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 Jun Lee, Co-Founder and Executive Director, Gami Chicken. /Gami Chicken

The one mistake Gami Chicken caught in its menu pricing

Implementing a new strategy resulted in a 254% sales growth between April and September.

Correctly communicating value could be the determining factor as to whether or not a customer will walk through the door or pass it.

This was something Gami Chicken realised when consumers often mistake their $50 chicken plate prices for an individual meal which often leads to consumers eating somewhere else.

In QSR Media's last interview with June Lee, Gami Chicken’s Co-Founder and Executive Director, in 2017, the brand had 12 restaurants across Melbourne. Specialising in Korean-style chicken, Gami began in 2006 in Carnegie and now has 38 restaurants. Gami Chicken is best known for its fried chicken and beer.

“Creating value for customers and franchisees is always a challenge, but one that has amplified since Covid-19 and more recently, the cost of living increases. The “shareability” of Gami Chicken’s meals, whilst preserving the Korean value of ‘sharing’ meals and adding value to group dining, was often misunderstood by some who saw shared plates of chicken for $50 as prices for an individual dish and quickly moved on,”  Jun Lee, Gami Chicken’s Co-Founder and Executive Director said.

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With the cost of living so high, miscommunication like this could potentially hurt a business. So to improve value communication, Jun said they enhanced their signature menu share dishes by introducing quality gourmet food whilst identifying alternative menu items other than sharing dishes to improve the brand’s value proposition.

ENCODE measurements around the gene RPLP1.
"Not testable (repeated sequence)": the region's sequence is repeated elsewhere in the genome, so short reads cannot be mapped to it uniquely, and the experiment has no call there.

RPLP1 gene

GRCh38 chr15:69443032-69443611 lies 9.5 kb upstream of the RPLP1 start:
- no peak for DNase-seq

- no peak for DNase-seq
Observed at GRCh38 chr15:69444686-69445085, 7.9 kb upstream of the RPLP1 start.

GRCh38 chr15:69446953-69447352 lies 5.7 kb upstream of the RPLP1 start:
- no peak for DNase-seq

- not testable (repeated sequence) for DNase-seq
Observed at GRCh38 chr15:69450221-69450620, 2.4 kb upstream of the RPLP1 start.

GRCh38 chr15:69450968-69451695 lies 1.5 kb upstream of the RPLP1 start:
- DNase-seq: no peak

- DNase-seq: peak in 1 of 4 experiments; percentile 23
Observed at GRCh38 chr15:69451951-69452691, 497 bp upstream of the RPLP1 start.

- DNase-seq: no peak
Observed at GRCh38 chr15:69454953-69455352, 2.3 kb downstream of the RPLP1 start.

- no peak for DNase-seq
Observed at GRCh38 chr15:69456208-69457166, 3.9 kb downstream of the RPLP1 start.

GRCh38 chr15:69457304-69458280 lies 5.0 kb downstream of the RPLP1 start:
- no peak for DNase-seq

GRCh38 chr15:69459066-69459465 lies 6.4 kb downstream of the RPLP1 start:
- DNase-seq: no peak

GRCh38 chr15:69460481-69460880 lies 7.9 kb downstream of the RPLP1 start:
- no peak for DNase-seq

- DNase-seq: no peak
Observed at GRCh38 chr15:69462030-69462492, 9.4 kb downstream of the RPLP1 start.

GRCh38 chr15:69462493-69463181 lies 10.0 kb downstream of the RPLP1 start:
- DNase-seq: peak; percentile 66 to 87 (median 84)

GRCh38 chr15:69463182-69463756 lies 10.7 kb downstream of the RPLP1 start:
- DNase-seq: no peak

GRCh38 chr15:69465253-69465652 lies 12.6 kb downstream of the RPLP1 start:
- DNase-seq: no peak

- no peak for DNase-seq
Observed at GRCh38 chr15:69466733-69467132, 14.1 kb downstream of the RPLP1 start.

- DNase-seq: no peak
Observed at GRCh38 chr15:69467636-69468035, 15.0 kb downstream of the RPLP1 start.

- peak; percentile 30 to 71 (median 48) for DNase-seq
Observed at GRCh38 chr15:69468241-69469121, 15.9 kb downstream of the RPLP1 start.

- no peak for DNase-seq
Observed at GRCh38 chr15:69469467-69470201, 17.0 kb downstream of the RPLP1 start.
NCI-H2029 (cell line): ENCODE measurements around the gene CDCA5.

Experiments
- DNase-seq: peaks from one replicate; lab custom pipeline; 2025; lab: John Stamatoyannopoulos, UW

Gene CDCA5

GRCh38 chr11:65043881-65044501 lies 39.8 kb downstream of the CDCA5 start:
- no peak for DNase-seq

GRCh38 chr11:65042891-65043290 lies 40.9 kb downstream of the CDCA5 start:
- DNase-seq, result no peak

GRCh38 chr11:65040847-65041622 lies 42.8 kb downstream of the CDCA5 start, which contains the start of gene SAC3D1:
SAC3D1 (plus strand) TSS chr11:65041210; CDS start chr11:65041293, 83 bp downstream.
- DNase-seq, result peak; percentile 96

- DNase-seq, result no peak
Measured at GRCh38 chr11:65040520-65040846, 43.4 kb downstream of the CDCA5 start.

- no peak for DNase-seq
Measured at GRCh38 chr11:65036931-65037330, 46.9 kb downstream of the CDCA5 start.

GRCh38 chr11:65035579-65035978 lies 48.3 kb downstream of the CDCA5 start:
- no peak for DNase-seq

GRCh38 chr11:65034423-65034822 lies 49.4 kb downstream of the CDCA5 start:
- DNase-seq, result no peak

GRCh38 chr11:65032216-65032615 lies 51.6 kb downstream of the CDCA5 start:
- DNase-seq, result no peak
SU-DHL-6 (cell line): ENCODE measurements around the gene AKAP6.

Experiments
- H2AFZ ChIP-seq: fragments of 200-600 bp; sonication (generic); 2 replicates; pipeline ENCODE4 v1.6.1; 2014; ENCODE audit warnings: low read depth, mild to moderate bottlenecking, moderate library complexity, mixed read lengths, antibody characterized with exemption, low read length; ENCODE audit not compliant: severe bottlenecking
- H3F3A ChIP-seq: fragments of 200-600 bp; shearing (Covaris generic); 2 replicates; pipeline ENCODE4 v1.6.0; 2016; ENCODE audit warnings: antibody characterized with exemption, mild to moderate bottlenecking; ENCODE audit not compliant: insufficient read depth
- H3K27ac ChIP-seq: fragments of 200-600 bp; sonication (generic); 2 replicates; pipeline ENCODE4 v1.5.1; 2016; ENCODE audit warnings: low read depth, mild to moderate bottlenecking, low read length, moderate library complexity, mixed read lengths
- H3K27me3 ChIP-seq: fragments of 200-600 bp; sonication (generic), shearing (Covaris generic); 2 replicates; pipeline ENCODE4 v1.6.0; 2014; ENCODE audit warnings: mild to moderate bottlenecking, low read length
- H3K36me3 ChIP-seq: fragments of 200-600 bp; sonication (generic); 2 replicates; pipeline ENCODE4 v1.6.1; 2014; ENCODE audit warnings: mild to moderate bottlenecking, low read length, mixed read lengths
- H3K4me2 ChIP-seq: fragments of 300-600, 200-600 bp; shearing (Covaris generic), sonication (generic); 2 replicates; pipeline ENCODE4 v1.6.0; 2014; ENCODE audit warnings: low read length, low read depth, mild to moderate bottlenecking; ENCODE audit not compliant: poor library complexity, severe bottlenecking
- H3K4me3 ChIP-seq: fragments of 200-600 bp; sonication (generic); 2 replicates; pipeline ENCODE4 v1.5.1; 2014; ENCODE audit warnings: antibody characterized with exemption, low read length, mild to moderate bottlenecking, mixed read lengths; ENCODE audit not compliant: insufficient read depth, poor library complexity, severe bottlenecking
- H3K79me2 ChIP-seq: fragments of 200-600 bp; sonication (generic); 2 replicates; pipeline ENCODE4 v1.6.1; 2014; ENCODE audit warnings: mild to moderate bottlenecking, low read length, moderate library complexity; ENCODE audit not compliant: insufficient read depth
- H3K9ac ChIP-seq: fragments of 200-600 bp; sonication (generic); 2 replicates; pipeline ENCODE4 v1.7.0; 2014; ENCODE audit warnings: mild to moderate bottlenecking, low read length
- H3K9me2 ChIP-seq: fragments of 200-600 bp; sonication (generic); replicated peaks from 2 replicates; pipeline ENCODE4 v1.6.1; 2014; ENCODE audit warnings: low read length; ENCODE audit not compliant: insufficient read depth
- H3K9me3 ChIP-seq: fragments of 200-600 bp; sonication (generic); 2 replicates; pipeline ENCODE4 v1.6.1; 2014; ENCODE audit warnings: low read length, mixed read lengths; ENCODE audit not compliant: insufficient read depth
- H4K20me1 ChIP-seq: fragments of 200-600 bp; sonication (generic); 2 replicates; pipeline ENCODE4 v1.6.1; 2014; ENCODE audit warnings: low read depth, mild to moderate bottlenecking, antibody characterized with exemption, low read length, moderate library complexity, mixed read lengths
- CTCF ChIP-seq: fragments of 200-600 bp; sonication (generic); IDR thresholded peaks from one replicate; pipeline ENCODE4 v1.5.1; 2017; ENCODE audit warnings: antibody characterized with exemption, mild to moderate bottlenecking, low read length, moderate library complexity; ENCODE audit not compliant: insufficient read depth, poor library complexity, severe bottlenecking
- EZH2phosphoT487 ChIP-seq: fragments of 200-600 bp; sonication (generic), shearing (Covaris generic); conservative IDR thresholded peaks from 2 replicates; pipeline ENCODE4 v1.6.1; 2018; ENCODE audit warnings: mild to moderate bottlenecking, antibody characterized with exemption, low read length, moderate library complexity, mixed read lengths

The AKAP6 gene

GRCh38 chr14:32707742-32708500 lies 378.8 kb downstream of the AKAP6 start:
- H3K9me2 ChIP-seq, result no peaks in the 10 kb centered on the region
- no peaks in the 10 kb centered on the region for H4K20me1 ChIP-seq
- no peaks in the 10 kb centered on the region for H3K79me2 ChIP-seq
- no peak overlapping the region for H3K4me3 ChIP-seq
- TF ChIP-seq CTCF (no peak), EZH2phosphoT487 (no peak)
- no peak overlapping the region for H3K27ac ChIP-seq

Gami Chicken relayed this in its updated menu where solo meals and sharing meals are highlighted with big bold words to separate them from each other with prices between $10 to $22. This was step one of Gami Chicken’s strategy as it targets $50m in brand revenue before the end of 2023.

“Delivering increased value without raising the price can sometimes seem like a mission impossible, particularly when we measure value solely in monetary terms. A clear example of this is "shrinkflation," where a product or its packaging is reduced in size, but the price remains unchanged. However, value perception varies widely based on a consumer's situation, needs, and financial capacity. Consequently, our starting point has been to closely study our customers and re-assess their needs. Based on the new findings and consumer personas, we redefined our offerings and value for customers, thus, introduced new individual menus, with a low-entry point of $10,” Jun explained.

After looking closely at how they communicate value, Gami Chicken also started to look into how it can offer a more optimised menu. Jun said they wanted to understand how customers perceive value from their dining experience, taking into account the various value propositions they present, including pricing.